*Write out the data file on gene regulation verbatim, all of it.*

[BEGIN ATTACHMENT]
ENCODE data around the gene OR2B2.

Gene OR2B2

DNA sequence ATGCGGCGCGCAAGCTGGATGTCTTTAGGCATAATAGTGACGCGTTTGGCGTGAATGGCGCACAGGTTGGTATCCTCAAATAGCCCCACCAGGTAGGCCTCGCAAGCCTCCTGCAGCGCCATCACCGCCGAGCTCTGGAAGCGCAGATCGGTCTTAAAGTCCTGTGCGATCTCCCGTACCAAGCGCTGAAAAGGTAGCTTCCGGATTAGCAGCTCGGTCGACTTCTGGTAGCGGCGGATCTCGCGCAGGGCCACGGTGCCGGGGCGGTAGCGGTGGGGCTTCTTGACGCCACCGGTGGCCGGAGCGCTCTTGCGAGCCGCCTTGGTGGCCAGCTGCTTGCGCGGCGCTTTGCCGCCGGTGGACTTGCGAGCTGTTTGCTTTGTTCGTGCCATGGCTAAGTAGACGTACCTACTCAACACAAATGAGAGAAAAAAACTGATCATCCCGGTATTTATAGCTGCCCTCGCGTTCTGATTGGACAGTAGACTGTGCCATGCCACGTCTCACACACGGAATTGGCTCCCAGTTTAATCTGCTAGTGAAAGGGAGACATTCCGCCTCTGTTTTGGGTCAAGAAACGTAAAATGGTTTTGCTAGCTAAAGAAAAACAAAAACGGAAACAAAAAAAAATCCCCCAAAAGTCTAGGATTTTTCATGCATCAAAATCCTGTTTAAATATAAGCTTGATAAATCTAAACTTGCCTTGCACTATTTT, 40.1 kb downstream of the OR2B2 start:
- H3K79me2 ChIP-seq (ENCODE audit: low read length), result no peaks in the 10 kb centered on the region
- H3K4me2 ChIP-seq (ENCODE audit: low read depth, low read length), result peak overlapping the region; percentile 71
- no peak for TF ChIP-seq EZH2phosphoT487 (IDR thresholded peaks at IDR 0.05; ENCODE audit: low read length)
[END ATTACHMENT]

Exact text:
ENCODE data around the gene OR2B2.

Gene OR2B2

DNA sequence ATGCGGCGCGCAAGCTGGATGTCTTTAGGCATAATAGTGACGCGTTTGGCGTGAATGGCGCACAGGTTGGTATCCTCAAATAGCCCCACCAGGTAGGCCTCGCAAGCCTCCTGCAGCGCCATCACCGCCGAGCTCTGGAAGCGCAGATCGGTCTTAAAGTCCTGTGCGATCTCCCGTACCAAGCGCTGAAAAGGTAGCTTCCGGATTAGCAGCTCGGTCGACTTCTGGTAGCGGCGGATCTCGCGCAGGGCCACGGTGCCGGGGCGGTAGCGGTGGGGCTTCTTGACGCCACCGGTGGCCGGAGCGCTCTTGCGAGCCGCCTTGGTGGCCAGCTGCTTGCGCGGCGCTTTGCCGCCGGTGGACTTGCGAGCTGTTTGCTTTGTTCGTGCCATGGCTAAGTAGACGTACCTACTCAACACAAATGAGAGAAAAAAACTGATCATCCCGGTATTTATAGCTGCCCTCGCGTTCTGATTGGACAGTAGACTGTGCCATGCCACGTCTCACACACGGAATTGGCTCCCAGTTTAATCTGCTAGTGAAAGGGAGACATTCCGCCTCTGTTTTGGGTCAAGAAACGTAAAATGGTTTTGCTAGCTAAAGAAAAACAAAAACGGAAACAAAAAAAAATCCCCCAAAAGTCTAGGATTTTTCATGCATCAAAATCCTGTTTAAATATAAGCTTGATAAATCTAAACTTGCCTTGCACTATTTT, 40.1 kb downstream of the OR2B2 start:
- H3K79me2 ChIP-seq (ENCODE audit: low read length), result no peaks in the 10 kb centered on the region
- H3K4me2 ChIP-seq (ENCODE audit: low read depth, low read length), result peak overlapping the region; percentile 71
- no peak for TF ChIP-seq EZH2phosphoT487 (IDR thresholded peaks at IDR 0.05; ENCODE audit: low read length)